Peter turned and saw that the disciple whom Jesus loved was following them. (This was the one who had leaned back against Jesus at the supper and had said, “Lord, who is going to betray you?”)  When Peter saw him, he asked, “Lord, what about him?” Jesus answered, “If I want him to remain alive until I return, what is that to you? You must follow me.”   John 21:21-22

Last week Leah and I had the opportunity to visit some of our family back in Chicago.  We are always grateful for those precious hours given the fact that our ministry assignments have brought us a bit of a distance from our hometown.

Upon arriving at their grandmother’s house, the kids lit up with excitement to learn that there was wrapped gifts waiting for them, as they were not able to receive them for Christmas.  Later that evening, Leah and I watched them rip open those packages with reckless abandon.  I also noticed how each one seemed more curious about the gifts the other had received.  It was as if they really couldn’t fully enjoy the gift given to them for fear that the other may have gotten something a little better.

Personally, I locate my own heart struggling with envy and even resentment as I take note of the “gifts” and privileges that others have and I don’t.  I too easily forget the fact that what has been given to me is greatly undeserved and therefore worthy of unreserved thankfulness.  As my college president would often remind the student body, “comparison is the kiss of death to contentment”.  Yet, to remain focused upon the blessed grace one has received and not fall into the devilish trap of desiring another’s blessing can be a real struggle of the soul.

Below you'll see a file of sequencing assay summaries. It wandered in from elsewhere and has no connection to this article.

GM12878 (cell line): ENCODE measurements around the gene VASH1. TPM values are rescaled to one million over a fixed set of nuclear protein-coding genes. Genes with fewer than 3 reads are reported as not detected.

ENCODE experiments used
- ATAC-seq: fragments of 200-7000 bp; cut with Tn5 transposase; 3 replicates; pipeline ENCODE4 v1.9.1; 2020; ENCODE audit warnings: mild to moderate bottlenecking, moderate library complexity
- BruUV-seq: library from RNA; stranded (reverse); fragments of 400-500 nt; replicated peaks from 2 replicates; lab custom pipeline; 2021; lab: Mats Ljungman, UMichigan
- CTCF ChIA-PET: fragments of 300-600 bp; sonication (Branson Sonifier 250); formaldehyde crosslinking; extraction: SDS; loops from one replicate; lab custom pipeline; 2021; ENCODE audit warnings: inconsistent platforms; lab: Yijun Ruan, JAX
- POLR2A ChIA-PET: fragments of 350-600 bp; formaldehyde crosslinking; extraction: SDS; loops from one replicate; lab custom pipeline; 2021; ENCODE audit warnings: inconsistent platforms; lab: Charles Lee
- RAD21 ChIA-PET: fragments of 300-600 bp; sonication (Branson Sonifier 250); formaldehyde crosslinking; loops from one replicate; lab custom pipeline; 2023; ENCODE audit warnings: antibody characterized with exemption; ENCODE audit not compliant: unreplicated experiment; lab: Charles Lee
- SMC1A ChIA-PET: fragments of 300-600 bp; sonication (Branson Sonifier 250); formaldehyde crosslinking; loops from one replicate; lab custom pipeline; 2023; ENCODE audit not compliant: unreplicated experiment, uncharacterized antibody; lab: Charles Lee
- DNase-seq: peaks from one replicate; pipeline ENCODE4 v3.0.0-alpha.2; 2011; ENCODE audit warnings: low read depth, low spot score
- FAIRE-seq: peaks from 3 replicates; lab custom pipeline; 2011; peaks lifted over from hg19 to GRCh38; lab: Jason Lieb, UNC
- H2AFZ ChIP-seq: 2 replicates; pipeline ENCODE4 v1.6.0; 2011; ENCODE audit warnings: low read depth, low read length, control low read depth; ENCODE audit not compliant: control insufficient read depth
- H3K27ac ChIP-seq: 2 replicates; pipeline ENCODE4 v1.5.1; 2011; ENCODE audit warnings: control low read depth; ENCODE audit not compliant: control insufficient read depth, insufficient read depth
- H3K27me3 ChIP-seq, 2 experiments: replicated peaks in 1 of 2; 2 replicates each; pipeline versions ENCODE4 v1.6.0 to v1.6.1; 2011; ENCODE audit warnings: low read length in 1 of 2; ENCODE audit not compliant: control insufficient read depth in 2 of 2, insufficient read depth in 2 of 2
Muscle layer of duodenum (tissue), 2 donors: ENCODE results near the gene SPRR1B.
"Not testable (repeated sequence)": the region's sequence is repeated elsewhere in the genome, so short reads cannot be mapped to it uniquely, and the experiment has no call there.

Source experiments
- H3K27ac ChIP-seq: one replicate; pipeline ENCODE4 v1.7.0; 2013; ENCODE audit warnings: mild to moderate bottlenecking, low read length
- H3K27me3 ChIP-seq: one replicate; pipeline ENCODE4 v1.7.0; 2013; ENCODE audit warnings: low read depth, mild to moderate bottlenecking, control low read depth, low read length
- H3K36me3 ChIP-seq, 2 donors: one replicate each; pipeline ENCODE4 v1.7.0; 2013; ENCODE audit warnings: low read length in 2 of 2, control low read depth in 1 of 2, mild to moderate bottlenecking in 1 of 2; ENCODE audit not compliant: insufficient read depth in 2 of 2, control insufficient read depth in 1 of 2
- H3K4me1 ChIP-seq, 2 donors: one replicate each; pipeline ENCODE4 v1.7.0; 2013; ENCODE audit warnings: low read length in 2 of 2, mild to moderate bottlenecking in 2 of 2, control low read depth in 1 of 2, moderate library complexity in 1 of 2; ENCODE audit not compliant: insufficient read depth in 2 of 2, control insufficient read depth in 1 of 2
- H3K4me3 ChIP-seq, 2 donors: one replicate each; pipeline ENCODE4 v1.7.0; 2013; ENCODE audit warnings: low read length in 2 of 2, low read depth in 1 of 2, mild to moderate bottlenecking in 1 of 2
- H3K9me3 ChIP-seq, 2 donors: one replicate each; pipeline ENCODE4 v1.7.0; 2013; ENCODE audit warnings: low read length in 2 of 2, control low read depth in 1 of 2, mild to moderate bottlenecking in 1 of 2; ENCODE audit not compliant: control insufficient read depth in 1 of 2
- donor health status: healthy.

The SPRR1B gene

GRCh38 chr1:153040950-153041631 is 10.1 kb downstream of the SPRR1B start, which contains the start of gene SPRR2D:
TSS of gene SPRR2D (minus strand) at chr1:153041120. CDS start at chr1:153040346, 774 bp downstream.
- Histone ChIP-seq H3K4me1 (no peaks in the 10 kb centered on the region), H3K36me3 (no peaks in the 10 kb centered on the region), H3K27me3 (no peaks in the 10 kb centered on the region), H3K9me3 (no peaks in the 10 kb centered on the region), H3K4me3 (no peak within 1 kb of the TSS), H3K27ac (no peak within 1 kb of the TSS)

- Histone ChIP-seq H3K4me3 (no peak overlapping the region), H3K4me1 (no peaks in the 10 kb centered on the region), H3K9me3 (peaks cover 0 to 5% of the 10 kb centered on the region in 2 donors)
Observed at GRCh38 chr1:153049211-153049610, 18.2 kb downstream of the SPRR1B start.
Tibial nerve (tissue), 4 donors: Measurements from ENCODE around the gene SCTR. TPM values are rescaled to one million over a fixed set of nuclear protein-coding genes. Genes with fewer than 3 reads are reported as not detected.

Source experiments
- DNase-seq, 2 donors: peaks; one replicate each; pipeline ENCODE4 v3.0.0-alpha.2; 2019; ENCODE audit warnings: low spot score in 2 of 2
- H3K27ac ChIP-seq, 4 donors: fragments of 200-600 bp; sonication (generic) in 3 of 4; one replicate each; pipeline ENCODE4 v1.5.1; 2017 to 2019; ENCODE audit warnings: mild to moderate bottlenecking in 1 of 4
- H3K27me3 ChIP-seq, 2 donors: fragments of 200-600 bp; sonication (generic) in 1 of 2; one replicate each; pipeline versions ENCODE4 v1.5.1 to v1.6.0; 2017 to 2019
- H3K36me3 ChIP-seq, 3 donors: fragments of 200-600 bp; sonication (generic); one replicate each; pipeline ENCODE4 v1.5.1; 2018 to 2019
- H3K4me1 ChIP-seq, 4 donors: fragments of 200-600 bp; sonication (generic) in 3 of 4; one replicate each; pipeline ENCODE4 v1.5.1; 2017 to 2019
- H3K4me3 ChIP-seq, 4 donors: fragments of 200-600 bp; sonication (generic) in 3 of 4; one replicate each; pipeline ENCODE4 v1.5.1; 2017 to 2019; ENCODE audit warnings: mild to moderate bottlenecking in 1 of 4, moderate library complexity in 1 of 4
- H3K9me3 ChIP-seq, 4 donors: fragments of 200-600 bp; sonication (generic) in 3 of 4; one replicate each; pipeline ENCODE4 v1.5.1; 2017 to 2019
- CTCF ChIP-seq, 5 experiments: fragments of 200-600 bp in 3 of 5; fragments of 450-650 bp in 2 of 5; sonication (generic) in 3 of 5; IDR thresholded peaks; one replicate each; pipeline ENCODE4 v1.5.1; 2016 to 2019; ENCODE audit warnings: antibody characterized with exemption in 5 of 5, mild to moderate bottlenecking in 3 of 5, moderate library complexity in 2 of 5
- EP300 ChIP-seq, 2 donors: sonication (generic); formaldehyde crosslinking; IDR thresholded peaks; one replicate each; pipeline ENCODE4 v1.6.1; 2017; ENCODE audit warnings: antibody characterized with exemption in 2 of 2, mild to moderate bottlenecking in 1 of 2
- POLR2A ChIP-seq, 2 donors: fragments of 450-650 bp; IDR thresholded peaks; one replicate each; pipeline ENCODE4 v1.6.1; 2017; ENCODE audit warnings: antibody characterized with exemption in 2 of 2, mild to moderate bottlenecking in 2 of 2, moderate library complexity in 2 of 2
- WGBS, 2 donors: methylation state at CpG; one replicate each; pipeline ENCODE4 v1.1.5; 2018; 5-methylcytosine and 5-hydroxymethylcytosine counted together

Peter must have dealt with his own personal struggle in this area as he turns and sees John listening in on his conversation with the Lord Jesus.  You would think it would have been beyond Peter’s imagination to have experienced renewed fellowship and restoration directly from the lips of His Savior after such a tragic fall.  Nevertheless, even in the middle of being extended extraordinary grace, Peter cannot prevent his curious heart from inquiring about the future of his good friend and coworker in the ministry.  Jesus’ response to Peter is not merely a rebuke, but gracious wisdom to help Peter avoid the snare of envy and discontentment.  “Don’t allow your heart to peak into the business of no one else.  Not even your closest friends.  Your only business is to stay zeroed in on Me”.  That is, of course, my loose translation.

Are you struggling with contentment?  Center your heart, mind and affections squarely upon your walk with Christ.  You will be amazed how quickly your contentment returns to you.

– Pastor Mark Lockett